|Appears in Collections:||Psychology Journal Articles|
|Peer Review Status:||Refereed|
|Title:||Predicting treatment outcome on three measures for post-traumatic stress disorder|
Power, Kevin George
|Keywords:||post-traumatic stress disorder|
|Citation:||Karatzias T, Power KG, McGoldrick T, Brown K, Buchanan R, Sharp D & Swanson V (2007) Predicting treatment outcome on three measures for post-traumatic stress disorder, European Archives of Psychiatry and Clinical Neuroscience, 257 (1), pp. 40-46.|
|Abstract:||The aim of the present study was to investigate predictors of treatment outcome for Post-traumatic Stress Disorder (PTSD) after treatment completion and at 15-months follow-up (n = 48), in a trial of Eye Movement Desensitisation and Reprocessing (EMDR) versus Imaginal Exposure and Cognitive Restructuring (E+CR). Factors associated with treatment outcome were investigated using regression analyses with the mean change scores in three assessor and self-rated PTSD symptomatology measures, including the Clinician-Administered PTSD Scale (CAPS), the Impact of Events Scale (IES) and the PTSD Symptom Checklist (PCL) from pre- to post-treatment and pre-treatment to follow-up as the dependent variables and demographics, trauma, clinical and personality measures as independent variables. Irrespective to outcome measures and assessment points it was found that four variables were able to predict significantly treatment outcome. These included baseline PTSD symptomatology, number of sessions, gender and therapy type. Overall, our results showed that it is difficult to use pre-treatment variables as a powerful and reliable tool for predicting treatment outcome, as significant predictors were found to be sample-specific and outcome measure-specific. Clinical relevance of the present results and directions for future research are discussed.|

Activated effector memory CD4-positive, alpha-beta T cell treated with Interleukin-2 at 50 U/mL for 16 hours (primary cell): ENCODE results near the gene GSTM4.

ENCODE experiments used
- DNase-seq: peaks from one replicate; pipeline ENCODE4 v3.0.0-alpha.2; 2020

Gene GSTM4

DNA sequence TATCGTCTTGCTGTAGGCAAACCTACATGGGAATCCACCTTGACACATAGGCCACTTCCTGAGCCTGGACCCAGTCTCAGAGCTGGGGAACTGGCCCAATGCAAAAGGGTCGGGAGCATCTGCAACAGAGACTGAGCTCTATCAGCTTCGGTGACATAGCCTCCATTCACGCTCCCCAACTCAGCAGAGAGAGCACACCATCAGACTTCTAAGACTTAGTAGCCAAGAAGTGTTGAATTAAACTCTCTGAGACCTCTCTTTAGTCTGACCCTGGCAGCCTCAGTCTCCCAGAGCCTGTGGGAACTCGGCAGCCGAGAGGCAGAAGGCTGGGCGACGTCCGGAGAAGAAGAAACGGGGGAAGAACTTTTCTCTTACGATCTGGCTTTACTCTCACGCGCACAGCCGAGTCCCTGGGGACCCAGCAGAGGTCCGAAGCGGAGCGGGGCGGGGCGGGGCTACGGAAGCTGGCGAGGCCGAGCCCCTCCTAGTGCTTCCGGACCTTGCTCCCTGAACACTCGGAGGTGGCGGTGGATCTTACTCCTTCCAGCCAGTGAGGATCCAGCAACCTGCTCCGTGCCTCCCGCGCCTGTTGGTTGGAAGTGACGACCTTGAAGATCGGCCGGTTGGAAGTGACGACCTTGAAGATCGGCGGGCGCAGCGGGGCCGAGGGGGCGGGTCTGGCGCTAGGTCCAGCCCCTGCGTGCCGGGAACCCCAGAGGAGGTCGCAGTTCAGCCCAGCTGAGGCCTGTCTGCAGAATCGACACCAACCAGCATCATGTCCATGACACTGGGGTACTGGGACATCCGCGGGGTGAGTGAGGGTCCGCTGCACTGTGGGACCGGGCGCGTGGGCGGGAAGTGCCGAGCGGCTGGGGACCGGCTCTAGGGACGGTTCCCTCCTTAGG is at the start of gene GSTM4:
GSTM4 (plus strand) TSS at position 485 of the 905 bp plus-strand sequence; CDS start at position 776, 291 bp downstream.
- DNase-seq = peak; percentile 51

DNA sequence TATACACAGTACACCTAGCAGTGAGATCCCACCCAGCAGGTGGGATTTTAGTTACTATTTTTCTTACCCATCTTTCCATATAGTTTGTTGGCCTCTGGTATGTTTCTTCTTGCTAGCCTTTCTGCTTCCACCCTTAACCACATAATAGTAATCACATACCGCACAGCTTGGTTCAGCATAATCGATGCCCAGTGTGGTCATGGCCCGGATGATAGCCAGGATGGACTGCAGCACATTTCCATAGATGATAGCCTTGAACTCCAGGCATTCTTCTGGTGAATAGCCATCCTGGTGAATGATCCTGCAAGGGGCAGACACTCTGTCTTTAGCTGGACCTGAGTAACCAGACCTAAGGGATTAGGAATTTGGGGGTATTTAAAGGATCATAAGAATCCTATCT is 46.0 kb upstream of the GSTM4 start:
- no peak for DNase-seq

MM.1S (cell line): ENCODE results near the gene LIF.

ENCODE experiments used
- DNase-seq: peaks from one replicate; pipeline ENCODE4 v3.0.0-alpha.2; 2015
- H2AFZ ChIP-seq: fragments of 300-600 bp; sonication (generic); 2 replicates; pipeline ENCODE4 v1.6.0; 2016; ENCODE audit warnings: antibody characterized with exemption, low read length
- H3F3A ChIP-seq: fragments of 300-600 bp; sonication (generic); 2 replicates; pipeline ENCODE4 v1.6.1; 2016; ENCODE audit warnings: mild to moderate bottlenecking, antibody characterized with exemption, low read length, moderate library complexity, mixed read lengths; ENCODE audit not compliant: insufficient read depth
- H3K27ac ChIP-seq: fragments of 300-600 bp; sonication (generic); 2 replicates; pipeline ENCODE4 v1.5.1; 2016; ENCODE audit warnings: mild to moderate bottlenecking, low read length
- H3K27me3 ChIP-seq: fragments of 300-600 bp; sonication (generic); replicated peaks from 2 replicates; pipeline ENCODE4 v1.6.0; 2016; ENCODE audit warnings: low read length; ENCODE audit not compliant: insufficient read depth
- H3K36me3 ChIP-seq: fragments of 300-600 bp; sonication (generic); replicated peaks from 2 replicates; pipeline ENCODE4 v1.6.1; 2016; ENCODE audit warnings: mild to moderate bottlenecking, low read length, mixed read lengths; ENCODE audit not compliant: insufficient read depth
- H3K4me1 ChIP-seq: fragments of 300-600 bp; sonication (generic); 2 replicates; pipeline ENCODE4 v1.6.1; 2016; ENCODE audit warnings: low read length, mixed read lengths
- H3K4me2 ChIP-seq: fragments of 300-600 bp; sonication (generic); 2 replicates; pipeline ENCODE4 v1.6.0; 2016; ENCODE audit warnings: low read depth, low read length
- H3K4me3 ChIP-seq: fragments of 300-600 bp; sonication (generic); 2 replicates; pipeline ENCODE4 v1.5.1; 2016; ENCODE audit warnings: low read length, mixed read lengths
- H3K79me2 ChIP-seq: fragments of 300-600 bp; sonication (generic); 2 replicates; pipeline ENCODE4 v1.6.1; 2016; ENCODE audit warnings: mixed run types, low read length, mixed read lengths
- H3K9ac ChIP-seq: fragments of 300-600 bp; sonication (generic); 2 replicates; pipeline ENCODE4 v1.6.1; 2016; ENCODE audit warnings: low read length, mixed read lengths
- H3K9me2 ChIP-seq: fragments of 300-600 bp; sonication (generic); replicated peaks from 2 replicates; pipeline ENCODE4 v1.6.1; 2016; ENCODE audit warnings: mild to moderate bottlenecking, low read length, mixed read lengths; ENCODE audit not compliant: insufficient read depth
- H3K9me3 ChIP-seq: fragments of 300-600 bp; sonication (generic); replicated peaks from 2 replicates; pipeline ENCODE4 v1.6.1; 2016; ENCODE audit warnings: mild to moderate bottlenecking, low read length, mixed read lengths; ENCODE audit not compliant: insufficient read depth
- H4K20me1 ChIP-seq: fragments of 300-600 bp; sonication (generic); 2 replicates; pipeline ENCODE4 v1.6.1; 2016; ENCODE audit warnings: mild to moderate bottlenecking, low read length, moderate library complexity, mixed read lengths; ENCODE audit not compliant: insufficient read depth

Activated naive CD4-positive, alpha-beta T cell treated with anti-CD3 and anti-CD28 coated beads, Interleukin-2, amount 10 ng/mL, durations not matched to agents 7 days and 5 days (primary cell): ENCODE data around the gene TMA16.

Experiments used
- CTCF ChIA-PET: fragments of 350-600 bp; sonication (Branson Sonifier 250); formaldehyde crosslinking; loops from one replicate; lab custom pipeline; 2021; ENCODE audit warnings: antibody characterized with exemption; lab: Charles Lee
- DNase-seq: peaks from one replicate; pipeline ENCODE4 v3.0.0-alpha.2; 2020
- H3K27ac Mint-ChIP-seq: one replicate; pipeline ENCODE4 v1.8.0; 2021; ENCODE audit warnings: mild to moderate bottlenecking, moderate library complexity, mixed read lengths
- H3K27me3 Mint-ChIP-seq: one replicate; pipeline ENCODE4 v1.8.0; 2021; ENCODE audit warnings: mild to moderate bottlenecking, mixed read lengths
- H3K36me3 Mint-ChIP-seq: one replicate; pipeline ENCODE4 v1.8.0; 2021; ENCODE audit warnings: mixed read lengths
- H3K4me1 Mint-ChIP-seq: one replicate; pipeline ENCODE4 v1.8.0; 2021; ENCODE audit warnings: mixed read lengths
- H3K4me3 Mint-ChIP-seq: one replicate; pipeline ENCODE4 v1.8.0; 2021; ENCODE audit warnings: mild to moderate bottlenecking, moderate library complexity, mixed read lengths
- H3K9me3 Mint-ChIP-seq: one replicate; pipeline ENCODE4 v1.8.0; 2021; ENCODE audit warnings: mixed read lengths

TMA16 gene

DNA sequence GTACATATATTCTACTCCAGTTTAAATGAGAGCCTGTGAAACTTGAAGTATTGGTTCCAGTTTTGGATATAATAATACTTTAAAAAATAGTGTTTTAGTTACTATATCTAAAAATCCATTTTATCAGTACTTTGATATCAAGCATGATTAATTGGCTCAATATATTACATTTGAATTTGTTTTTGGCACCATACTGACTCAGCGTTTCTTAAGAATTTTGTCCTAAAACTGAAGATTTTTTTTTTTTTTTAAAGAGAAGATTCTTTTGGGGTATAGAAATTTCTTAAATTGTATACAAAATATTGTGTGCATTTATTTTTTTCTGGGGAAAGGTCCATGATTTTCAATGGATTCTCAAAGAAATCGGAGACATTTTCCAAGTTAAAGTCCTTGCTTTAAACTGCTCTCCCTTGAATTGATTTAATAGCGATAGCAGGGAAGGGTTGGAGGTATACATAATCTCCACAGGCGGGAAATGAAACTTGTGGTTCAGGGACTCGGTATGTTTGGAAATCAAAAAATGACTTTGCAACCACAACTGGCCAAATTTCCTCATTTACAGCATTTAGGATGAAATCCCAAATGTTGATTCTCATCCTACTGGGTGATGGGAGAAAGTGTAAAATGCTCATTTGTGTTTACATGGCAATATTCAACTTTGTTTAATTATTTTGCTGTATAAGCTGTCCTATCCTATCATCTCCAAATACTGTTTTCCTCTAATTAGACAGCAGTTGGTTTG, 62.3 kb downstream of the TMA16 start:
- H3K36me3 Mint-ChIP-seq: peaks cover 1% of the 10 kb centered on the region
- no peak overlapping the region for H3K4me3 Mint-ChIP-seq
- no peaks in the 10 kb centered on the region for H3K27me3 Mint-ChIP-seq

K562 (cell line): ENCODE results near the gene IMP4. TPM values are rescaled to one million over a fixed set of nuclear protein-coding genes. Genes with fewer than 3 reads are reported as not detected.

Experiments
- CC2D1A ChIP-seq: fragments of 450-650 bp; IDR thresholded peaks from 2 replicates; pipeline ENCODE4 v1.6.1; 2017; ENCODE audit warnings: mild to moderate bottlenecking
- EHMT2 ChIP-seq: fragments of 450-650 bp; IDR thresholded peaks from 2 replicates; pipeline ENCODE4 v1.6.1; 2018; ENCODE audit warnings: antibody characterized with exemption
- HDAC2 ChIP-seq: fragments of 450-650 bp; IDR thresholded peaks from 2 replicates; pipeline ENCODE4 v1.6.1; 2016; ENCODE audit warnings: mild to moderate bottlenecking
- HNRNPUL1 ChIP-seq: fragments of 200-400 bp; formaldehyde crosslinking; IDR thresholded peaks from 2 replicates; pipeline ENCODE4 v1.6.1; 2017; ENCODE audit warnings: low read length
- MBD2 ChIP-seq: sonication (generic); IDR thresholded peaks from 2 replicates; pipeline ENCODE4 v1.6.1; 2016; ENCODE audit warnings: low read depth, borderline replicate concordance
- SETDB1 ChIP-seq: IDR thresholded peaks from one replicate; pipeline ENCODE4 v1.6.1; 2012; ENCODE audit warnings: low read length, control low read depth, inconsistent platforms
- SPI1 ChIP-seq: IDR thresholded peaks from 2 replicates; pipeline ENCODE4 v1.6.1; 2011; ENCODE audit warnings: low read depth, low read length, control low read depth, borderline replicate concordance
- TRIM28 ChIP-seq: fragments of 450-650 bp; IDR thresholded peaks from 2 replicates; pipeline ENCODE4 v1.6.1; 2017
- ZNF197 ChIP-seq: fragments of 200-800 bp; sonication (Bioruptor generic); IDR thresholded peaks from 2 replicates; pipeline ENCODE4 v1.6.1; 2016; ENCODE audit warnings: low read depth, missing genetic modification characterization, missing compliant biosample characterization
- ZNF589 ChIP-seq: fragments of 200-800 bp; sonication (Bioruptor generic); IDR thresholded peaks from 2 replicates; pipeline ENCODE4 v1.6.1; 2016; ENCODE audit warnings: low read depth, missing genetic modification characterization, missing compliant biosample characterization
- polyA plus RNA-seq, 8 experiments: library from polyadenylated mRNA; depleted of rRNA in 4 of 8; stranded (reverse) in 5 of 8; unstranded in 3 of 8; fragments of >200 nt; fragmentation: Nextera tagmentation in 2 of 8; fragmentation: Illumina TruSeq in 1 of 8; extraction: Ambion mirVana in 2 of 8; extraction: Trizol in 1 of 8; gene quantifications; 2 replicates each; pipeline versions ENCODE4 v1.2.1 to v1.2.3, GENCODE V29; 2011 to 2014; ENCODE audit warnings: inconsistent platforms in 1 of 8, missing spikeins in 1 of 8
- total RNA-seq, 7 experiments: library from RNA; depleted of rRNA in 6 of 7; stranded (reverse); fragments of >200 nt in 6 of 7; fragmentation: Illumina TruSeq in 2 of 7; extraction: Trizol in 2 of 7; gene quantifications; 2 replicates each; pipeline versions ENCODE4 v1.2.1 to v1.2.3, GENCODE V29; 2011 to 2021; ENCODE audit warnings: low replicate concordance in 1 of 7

|Rights:||The publisher does not allow this work to be made publicly available in this Repository. Please use the Request a Copy feature at the foot of the Repository record to request a copy directly from the author. You can only request a copy if you wish to use this work for your own research or private study.|
|Affiliation:||Edinburgh Napier University|
Anxiety and Stress Research Centre
NHS Forth Valley
HS Research - Stirling
NHS Forth Valley
University of Hull
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